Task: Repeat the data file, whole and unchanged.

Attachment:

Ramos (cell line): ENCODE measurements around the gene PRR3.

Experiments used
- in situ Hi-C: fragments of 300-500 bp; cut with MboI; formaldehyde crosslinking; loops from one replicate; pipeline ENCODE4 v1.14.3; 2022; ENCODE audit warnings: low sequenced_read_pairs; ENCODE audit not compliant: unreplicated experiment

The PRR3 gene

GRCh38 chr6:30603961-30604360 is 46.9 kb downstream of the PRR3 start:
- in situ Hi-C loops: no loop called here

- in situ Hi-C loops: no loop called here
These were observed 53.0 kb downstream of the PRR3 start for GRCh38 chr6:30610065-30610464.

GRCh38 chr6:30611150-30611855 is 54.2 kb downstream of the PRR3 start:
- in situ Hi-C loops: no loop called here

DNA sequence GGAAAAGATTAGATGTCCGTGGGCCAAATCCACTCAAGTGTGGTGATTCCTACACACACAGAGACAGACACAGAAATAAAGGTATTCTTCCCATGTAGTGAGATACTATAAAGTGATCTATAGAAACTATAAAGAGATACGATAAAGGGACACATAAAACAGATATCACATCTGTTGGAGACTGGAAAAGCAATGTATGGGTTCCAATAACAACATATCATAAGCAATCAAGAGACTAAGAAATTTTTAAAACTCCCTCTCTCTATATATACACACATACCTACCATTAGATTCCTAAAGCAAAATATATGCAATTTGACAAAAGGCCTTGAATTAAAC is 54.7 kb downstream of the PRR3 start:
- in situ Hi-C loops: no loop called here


Ramos (cell line): ENCODE measurements around the gene PRR3.

Experiments used
- in situ Hi-C: fragments of 300-500 bp; cut with MboI; formaldehyde crosslinking; loops from one replicate; pipeline ENCODE4 v1.14.3; 2022; ENCODE audit warnings: low sequenced_read_pairs; ENCODE audit not compliant: unreplicated experiment

The PRR3 gene

GRCh38 chr6:30603961-30604360 is 46.9 kb downstream of the PRR3 start:
- in situ Hi-C loops: no loop called here

- in situ Hi-C loops: no loop called here
These were observed 53.0 kb downstream of the PRR3 start for GRCh38 chr6:30610065-30610464.

GRCh38 chr6:30611150-30611855 is 54.2 kb downstream of the PRR3 start:
- in situ Hi-C loops: no loop called here

DNA sequence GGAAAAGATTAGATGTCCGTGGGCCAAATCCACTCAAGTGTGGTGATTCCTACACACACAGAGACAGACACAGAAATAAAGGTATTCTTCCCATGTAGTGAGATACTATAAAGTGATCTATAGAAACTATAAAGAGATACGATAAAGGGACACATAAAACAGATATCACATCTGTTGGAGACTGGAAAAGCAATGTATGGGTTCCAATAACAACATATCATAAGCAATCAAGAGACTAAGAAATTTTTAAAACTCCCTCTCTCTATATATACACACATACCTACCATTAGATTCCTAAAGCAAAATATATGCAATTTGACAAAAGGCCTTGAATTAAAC is 54.7 kb downstream of the PRR3 start:
- in situ Hi-C loops: no loop called here